The 14-track soundtrack of the film features original music composed, arranged and produced by Khyam Allami for the fictional band created for the film, Joujma, alongside Oud-based incidental music and Maurice Louca’s Benhayyi Al-Baghbaghan (Salute the Parrot), the title track from his latest album (also released on Nawa Recordings in 2015). Working closely from the early stages of casting and pre-production through to the final sound mixing of the film, Allami and Leyla Bouzid aimed to develop a new and youthful sound for the band, informed by Tunisian folk music such as the vocal driven songs from the city of El Kef, and inspired by artists such as Patti Smith, PJ Harvey and the female leads in alternative rock bands such as Sonic Youth and Stereolab.
The five-piece band of non-professional actors-musicians features Baya Medhaffar as Farah (vocals), Montasser Ayari as Borhene (oud), Deena Abdelwahed as Ines (keys & electronics), and the brothers Marwen Soltana as Sami (bass) and Youssef Soltana as Ska (drums). During pre-production Allami spent much time with Medhaffar, who makes her acting and singing debut, to help her find her voice, all the while seeking inspiration to compose the songs based on her abilities and the nuances of her adolescent character. Teaching the band the songs by rote, Allami tried to keep a balance between their musicality and a natural yet amateur edge to their performance. The lyrics for the band’s songs were written by Tunisian writer Ghassan Amami in colloquial Tunisian Arabic, based on the film’s narrative and dramatic context.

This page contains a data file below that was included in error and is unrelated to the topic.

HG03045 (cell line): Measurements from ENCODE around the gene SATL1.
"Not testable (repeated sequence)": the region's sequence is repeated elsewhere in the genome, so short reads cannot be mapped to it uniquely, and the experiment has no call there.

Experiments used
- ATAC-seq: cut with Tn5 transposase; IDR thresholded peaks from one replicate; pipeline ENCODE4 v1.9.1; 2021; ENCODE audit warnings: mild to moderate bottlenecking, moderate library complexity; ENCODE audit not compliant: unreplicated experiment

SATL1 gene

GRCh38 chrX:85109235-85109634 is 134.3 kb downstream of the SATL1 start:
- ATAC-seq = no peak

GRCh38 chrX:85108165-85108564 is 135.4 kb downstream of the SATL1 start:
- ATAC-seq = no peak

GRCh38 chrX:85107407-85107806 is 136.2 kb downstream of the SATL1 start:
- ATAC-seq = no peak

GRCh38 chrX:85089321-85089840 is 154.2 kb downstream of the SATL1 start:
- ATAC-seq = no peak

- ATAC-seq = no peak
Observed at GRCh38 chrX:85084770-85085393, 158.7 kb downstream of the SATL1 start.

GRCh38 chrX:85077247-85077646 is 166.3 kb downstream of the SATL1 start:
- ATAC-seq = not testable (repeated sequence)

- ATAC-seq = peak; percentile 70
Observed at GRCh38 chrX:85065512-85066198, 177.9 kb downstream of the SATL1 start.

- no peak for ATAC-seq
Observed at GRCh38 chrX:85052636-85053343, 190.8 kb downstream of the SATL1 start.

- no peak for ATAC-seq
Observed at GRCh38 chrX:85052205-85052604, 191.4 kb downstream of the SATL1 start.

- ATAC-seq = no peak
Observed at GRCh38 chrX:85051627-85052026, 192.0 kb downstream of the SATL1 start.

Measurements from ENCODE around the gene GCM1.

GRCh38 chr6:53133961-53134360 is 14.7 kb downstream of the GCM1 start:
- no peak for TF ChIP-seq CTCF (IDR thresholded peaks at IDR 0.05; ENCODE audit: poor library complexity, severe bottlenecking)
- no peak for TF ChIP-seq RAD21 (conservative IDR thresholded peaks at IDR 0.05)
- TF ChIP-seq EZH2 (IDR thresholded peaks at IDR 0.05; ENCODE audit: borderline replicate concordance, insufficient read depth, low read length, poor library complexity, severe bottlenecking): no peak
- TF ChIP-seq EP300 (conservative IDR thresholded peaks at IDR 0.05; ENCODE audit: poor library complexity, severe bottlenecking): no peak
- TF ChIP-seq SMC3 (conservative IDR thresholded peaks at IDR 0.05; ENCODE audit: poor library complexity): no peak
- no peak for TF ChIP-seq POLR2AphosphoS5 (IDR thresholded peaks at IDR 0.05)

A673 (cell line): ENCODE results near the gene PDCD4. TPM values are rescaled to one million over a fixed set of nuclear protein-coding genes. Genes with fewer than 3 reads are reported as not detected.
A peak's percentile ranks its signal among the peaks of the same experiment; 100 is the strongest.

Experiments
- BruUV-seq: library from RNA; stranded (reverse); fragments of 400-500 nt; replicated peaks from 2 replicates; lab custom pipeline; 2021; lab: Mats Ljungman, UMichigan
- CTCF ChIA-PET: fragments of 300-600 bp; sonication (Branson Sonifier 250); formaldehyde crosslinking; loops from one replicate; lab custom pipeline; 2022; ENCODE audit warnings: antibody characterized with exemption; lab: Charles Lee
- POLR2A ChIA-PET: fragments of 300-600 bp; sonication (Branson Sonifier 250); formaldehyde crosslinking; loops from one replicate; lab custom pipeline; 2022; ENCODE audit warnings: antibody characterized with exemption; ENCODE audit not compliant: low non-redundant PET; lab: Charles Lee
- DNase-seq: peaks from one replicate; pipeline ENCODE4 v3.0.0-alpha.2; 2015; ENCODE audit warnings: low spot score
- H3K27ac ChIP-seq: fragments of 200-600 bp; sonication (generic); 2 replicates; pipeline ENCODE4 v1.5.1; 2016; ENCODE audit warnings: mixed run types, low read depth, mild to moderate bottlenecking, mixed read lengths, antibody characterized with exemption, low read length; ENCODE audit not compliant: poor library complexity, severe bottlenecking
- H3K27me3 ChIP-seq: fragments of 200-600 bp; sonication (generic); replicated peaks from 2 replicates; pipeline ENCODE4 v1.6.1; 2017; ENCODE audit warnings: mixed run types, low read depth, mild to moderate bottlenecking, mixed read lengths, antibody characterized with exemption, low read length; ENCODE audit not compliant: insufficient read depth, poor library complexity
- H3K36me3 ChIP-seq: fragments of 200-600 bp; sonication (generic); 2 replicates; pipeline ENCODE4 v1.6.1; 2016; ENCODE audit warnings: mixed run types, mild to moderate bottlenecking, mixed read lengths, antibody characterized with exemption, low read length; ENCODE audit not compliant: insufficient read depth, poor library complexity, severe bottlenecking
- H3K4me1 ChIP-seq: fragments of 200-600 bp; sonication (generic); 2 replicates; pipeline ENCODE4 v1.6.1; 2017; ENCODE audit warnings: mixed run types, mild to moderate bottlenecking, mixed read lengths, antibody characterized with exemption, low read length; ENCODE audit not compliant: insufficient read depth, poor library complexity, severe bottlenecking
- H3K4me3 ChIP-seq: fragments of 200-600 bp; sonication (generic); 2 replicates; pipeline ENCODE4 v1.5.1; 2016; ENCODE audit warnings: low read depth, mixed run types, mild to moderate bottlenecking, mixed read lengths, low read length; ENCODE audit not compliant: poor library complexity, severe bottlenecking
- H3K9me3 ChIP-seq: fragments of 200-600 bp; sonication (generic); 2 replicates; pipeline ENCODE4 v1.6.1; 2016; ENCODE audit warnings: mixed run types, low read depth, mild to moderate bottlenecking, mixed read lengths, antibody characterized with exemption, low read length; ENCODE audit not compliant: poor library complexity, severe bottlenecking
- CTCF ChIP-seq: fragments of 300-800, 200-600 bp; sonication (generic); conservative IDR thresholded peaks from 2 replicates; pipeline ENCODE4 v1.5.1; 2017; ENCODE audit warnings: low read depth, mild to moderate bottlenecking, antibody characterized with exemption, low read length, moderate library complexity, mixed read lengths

Allami used the lyrics as a catalyst for his composition, to heighten their latent symbolism alongside their social, cultural and political referencing, whilst serving the dynamic trajectory of the film’s plot.The songs in the film are performed live by the band, all of whom make their acting debuts. They were then recorded in a music studio in Tunisia to form the first part of this soundtrack album.
Features artwork by Lebanese designer Jana Traboulsi and tri-lingual booklets with lyrics in Arabic, English and French.
1. Mel Fadda (From Boredom/De l’ennui) - Studio Version
2. Bladi (My Country/Mon pays) - Studio Version
3. ‘Ala Hallet ‘Aini (As I Open My Eyes/A peine j’ouvre les yeux) - Studio Version
4. Touir Ellil (Bird Of The Night/Oiseau de nuit) - Studio Version
5. Benhayyi Al-Baghbaghan (Salute The Parrot)
6. ‘Ala Hallet ‘Aini (As I Open My Eyes/A peine j’ouvre les yeux) – Bar Scene
7. After The Accident/Après l’accident
8. Mel Fadda (From Boredom/De l’ennui) – Live Version
9. Bladi (My Country/Mon pays) – Live Version
10. Touir Ellil (Bird Of The Night/Oiseau de nuit) – Rehearsal Version
12. ‘Ala Hallet ‘Aini (As I Open My Eyes/A peine j’ouvre les yeux) – Live Version
13. Asléma Ya Hméma (The Swallow/L’hirondelle) – Beach Club Scene
14. Tawazon Ii: or Lack of